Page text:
Ask Away! with Jeff Smith: Building an L83 vs. LS Swapping an ’84 Corvette

We upgraded an iron truck 6.0L engine using stock pistons with a very mild 219 degrees at 0.050 Comp cam and mildly ported 5.3L truck heads to increase compression. With a stock LS6 intake, this engine made 475 hp and 440 ft.-lbs. of torque. Not bad! (Image/Jeff Smith)

I have an 1984 Corvette 350 that’s a real dog. What is the best way to get more out of it? I’d like to get 300 horsepower or more. — J.W.

Jeff Smith: The ’84 Corvette was the first year of the C4 body style. Chevrolet carried over the ultra-lame 350 c.i.d. L83 engine that was rated at 205 hp and 290 ft.-lbs. of torque.

Adding insult to injury, this ‘Vette was cursed with what Chevrolet called the Cross-Fire EFI system which featured dual throttle bodies on what could generously be called a cross-ram manifold vaguely similar to the dual four-barrel intakes offered on the ’68-’69 Z/28 302 c.i.d. engines.

It didn’t take long for wags to tag the Cross-Fire as the Cease-Fire. It wasn’t a very good system.

The L83 has some good bones as a basic long block but is encumbered with a restrictive induction system and conservative cam timing.

The problem is improving the breathing on this engine while maintaining its emission legality. That process is fraught with road blocks. There actually is a performance dual cross ram intake manifold called the Renegade that is supposed to improve power. This item isn’t cheap at more than $600 but it does retain the EGR valve.

There are other ideas that will improve power like opening up the exhaust side with headers.

Hedman makes an emission-legal 1 5/8-inch primary tube header that looks pretty good and this will likely improve torque and horsepower. However, burdened with a stock Cross-Fire intake, power will still be limited.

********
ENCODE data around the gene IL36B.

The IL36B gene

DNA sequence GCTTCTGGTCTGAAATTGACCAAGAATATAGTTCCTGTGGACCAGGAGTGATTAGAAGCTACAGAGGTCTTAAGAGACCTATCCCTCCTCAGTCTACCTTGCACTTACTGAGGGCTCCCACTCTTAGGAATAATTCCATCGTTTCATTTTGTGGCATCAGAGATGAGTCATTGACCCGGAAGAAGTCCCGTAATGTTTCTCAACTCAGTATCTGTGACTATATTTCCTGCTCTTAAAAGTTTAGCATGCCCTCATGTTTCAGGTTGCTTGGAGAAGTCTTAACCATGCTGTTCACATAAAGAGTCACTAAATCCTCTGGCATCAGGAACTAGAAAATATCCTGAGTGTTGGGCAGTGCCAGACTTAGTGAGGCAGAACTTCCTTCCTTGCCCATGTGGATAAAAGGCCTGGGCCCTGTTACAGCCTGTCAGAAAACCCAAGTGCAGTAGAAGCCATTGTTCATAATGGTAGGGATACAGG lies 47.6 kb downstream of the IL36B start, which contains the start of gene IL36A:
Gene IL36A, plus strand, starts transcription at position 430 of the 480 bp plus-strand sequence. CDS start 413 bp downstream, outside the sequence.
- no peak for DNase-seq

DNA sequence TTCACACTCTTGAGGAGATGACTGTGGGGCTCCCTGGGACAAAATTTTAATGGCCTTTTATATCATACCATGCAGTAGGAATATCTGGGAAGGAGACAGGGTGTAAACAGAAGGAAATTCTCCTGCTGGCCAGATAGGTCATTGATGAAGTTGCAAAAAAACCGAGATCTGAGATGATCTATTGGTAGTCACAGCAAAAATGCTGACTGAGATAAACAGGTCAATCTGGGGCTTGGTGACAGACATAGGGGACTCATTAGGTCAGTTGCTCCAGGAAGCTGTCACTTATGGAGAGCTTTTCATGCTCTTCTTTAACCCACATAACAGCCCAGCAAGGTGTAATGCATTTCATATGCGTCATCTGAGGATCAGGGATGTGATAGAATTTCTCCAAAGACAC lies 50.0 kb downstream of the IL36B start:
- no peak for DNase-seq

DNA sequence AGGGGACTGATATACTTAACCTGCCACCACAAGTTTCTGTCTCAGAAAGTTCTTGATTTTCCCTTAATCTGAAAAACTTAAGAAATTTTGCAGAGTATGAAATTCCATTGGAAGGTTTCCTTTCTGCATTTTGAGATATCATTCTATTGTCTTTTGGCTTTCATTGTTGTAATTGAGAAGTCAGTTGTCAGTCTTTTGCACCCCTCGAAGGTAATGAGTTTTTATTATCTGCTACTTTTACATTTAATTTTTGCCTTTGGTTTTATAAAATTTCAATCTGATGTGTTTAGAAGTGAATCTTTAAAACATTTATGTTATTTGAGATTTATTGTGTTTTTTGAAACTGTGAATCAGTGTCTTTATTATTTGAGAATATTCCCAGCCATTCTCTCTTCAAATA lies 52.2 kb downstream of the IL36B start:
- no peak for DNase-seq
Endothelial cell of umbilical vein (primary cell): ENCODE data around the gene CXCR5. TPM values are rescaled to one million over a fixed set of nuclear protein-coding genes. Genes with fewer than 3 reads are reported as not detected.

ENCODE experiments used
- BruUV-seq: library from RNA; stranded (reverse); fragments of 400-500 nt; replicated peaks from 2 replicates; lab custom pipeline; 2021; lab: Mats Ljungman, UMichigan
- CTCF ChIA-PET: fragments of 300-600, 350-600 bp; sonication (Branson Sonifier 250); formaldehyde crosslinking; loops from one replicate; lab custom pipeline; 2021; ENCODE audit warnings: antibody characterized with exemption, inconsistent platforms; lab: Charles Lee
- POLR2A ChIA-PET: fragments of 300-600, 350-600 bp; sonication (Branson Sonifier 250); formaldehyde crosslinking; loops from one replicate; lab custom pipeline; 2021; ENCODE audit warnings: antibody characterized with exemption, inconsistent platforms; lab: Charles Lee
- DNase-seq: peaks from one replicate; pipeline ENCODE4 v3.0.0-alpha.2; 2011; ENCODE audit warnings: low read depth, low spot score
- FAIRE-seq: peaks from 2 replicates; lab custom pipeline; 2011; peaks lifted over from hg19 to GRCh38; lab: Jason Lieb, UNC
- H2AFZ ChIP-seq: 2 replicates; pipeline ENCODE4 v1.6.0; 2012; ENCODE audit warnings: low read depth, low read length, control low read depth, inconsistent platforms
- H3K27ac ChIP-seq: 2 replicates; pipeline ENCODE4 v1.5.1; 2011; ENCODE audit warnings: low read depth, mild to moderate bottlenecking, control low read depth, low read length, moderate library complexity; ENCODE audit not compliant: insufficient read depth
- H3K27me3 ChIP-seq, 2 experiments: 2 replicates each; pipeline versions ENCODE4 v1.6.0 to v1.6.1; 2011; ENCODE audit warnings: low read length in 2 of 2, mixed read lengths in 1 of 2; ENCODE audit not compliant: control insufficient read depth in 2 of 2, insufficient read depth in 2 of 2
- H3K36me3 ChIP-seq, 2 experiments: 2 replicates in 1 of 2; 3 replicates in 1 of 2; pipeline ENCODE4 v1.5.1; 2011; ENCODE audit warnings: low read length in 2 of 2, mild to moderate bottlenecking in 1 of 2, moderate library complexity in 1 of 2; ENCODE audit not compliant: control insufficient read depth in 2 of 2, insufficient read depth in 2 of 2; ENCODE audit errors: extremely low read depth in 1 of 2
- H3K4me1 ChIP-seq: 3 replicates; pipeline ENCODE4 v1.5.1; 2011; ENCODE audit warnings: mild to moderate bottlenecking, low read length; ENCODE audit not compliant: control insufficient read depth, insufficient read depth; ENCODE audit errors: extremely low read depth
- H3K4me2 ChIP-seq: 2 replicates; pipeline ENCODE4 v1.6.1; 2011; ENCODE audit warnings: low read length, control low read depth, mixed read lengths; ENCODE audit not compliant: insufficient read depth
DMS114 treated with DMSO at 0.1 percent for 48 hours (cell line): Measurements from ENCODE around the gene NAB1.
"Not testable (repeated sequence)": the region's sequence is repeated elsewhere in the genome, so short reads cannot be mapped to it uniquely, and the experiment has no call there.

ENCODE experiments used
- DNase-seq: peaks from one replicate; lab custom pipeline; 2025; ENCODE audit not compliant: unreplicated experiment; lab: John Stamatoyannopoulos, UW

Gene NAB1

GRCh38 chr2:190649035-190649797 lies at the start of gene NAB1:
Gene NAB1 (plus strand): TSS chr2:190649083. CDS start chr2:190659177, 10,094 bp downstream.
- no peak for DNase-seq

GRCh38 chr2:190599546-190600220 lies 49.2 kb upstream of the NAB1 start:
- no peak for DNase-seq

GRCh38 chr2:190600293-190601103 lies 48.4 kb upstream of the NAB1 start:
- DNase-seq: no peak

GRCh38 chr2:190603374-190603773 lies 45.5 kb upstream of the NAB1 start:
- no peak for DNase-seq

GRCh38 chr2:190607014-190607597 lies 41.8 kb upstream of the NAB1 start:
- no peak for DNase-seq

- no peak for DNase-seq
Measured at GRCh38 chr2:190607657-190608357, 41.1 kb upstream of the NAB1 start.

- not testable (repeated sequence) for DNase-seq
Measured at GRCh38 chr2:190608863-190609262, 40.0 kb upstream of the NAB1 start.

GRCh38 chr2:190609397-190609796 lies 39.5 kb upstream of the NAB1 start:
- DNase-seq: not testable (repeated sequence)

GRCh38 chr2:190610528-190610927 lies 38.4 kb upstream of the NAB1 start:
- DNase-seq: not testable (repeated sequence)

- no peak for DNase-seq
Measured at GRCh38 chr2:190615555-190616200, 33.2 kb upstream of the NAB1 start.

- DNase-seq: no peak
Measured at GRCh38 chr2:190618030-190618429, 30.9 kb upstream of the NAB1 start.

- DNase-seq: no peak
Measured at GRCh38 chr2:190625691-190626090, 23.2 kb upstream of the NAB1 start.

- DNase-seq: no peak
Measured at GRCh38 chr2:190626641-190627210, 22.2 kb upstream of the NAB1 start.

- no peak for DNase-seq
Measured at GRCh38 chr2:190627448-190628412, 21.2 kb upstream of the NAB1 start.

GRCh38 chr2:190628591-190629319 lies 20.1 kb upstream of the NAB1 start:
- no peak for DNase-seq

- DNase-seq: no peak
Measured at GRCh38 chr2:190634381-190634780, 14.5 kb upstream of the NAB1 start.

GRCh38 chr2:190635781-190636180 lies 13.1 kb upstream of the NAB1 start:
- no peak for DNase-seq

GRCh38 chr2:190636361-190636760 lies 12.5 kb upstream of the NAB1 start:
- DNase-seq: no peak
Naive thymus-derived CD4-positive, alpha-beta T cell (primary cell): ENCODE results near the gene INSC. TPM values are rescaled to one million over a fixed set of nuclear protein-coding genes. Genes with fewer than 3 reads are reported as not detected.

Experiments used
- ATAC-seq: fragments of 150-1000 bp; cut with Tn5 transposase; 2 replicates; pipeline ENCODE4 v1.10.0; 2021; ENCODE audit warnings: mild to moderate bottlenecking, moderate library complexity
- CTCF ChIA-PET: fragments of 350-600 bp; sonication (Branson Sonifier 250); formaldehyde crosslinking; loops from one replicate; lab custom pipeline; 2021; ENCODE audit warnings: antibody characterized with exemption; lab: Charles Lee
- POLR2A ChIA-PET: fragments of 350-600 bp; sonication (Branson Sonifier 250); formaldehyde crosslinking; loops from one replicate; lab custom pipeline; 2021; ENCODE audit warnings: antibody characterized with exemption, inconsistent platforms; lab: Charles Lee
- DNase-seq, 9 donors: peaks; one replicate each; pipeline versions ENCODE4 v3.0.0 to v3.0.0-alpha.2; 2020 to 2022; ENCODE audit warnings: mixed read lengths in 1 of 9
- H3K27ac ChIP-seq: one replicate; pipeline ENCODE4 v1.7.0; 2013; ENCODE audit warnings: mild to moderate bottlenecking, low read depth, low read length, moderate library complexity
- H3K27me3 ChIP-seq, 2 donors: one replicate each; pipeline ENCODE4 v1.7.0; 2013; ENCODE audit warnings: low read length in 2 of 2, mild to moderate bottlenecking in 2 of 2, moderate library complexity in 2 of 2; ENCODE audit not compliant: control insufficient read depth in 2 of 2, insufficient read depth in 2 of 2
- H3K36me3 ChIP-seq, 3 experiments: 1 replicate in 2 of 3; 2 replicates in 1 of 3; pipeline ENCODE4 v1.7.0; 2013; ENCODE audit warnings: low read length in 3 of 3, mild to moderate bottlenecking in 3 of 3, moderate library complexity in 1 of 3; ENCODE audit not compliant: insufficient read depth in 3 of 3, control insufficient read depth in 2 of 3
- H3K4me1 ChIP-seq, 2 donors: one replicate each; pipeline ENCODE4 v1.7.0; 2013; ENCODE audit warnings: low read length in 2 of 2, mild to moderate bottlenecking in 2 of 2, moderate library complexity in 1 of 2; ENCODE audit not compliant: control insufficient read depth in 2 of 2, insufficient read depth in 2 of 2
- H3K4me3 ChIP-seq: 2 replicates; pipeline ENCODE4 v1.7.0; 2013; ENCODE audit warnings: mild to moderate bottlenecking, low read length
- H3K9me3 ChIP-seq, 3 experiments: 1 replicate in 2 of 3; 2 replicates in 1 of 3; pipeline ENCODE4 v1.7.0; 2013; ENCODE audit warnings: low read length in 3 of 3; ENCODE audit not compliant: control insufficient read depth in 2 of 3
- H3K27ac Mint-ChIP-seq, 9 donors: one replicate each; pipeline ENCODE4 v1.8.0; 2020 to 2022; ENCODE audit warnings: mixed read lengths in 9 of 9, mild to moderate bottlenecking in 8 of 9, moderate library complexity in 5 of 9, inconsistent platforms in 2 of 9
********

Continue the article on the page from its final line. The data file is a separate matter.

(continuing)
If you wanted to stay with the basic engine, then a mild emission-legal camshaft, E.O legal aluminum cylinder heads, and a step up to a Tuned Port Induction (TPI) intake system would be in order. This would require using a later model chip-based factory computer. At this point, an aftermarket EFI controller (while technically not emission legal) would be a very smart move.

There are a couple of retro-fit EFI systems available. We really like Edelbrock’s Pro-Flo4 system both from its simplicity and also because it is affordable. Edelbrock does not yet offer a retro-fit conversion EFI ECU and harness assembly for a multi-point application without an intake but that could change. Fuel Air Spark Technology (FAST) does offer a stand-alone retro-fit kit so you could use their FST-302000 that sells for around $750 and along with a TPI manifold.

The TPI manifold isn’t known for its power production either since it uses very long, restrictive intake runners. This could make upwards of 300 hp bolted to your existing engine.

If you went with a mild cam upgrade and headers, this whole package might make 325 to 350 hp.

A better upgrade would be to use one of the old ACCEL SuperRam intake manifolds. If you can find one, these are good intakes originally designed by the late John Lingenfelter. This manifold will bolt in place of a stock TPI using the same fuel rail and throttle body.